Wednesday, 8 August 2012

The joys of research

The sequel to The Secrets of Life and Death will finish up the Kelley story. I've followed him into Venice, off to Bohemia and into trouble with Dee's wife. Research, like the Tudor manor reading I did for Vincent, the 1580s narrator in A Baby's Bones, just draws me in with potential stories. The commonsensical part of me says if I haven't been able to find a publisher for book 1, is it worth writing book 2? But the other part of me has to know what happens next. This is the most satisfying part of writing for me - telling myself the story.

If someone had asked me five years ago what I'd end up writing, I probably would have said crime. Four years ago, historical fiction, three years ago, women's fiction. I've tried them, but somehow, I'm back where I started, in love with the fantastical element of magic, or ghosts, or possession. And it does make the research so fascinating. For Elizabeth Bathory, for example, I joined a fan website which refers to her as 'Our Lady', which is strange but kind of endearing. They did glorify her, which is a bit harder to take, given that she certainly was responsible for the deaths of a number of children. Sometimes the truth is really weirder than fiction, and that's where good research takes you.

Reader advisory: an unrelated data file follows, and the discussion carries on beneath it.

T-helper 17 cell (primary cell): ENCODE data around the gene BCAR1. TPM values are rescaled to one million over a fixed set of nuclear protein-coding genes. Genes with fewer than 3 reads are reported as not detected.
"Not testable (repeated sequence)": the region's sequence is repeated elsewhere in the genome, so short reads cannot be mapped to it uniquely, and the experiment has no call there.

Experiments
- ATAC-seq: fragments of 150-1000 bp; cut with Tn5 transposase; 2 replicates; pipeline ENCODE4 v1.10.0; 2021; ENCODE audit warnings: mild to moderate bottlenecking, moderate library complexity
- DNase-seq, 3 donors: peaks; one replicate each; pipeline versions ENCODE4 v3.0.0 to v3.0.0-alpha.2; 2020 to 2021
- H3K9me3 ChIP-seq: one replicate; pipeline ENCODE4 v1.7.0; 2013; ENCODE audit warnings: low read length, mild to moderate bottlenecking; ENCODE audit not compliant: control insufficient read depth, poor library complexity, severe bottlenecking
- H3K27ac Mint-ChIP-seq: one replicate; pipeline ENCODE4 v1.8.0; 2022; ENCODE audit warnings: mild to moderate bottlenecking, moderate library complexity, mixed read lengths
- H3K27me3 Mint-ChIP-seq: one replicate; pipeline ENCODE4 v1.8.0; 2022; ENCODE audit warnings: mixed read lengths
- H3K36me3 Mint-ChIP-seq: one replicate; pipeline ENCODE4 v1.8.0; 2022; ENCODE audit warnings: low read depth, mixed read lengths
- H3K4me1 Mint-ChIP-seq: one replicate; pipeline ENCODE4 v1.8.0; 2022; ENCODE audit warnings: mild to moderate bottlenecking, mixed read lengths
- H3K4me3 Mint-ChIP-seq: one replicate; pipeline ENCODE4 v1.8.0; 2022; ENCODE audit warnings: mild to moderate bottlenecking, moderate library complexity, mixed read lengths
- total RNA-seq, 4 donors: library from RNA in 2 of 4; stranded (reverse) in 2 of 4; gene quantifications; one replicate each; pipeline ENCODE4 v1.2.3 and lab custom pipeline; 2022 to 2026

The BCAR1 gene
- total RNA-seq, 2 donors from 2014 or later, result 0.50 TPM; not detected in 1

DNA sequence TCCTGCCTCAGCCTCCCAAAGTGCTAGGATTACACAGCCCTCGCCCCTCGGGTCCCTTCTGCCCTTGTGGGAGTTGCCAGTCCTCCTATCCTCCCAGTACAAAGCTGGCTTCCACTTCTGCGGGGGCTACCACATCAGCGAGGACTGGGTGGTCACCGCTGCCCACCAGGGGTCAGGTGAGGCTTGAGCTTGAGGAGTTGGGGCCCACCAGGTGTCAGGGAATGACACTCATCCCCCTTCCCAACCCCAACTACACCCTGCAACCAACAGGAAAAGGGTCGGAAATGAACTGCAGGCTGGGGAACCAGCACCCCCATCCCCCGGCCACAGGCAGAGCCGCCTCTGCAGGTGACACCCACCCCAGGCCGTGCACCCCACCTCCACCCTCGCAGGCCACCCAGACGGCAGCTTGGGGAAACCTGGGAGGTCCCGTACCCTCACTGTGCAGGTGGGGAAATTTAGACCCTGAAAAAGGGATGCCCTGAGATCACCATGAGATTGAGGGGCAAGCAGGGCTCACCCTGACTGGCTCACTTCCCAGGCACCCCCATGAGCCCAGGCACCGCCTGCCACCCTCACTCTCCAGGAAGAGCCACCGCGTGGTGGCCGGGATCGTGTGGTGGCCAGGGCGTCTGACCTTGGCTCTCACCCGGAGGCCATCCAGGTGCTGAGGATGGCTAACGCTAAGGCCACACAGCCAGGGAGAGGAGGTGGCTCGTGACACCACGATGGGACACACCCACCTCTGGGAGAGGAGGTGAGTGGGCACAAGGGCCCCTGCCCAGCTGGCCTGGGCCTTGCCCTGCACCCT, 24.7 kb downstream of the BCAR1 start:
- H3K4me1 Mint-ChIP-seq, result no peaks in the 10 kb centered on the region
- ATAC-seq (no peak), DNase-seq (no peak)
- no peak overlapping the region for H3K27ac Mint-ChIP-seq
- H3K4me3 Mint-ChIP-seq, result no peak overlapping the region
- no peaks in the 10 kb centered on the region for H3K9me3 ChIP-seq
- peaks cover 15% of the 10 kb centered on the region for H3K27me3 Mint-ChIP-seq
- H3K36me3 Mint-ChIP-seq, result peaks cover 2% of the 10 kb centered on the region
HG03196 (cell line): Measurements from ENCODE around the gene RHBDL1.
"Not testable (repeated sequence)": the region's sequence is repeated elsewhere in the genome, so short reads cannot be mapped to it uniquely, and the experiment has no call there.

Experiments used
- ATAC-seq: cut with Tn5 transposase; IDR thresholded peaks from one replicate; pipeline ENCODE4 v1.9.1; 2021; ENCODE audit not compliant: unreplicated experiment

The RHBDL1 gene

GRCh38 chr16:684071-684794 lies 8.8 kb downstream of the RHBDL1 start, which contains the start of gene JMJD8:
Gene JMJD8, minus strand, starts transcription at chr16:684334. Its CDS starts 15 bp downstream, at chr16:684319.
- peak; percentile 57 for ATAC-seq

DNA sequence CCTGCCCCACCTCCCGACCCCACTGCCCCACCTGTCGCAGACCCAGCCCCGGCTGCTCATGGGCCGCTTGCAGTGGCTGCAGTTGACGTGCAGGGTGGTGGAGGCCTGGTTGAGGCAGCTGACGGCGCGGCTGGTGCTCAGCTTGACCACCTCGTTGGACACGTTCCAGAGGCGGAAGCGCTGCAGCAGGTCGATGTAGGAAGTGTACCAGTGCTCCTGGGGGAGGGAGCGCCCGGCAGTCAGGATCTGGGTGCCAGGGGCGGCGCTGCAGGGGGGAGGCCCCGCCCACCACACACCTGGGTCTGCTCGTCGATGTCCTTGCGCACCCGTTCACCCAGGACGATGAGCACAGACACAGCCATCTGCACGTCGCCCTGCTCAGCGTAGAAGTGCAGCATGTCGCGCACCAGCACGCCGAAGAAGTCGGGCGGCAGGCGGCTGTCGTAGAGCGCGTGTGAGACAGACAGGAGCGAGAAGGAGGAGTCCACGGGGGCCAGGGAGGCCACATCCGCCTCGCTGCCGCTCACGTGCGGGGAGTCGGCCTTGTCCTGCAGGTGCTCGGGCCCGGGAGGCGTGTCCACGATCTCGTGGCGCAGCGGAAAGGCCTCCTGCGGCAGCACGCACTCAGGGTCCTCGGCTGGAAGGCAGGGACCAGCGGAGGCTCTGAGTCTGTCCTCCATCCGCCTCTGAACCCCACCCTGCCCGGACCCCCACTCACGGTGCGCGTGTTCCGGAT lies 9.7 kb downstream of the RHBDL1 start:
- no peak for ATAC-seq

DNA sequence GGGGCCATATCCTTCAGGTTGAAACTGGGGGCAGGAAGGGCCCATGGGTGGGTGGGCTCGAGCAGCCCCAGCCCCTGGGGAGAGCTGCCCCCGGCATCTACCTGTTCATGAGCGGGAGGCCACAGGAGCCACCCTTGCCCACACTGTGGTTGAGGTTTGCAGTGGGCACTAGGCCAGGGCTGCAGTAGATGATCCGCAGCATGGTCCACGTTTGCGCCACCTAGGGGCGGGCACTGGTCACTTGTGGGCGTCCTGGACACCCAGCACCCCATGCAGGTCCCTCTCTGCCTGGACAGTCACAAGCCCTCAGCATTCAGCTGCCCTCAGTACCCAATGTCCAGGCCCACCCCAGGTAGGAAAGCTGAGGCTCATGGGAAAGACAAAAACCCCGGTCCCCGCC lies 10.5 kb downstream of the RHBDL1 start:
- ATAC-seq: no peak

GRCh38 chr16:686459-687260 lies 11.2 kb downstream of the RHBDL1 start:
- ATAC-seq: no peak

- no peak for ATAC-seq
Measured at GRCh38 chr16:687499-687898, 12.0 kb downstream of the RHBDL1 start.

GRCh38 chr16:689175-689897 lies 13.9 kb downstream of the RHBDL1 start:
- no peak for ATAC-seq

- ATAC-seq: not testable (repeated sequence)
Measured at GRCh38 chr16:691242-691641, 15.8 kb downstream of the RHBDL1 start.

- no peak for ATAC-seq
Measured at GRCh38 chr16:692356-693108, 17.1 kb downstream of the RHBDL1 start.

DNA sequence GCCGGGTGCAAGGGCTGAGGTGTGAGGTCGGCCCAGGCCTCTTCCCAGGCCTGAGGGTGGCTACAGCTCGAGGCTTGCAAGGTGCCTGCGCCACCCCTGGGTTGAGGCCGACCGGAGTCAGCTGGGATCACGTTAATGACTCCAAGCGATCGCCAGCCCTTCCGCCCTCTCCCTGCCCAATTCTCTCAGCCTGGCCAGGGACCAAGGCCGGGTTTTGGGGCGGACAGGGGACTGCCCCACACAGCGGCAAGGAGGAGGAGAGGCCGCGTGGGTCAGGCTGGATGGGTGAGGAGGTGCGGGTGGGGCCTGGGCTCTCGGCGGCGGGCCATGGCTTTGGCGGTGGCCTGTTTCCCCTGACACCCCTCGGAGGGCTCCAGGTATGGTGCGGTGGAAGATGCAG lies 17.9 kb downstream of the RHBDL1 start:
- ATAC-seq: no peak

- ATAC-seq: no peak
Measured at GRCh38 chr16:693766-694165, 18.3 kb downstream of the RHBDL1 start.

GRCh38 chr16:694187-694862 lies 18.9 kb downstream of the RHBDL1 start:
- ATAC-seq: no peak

I've also found myself sketching a brief history, just to show a reader where the known facts, as much as they can be verified, end and the storytelling and imagination take over.


  1. Isn't writing a magical journey? You just don't know where it'll take you. Anne Gallagher just did a Guest Post on Regency Romance on the RomanticFridayWriters blog. It was great. So much particular research.


  2. I love researching - it does take up time I ought to be writing though! I had a look at Anne's post, I'm always impressed by the work people put in.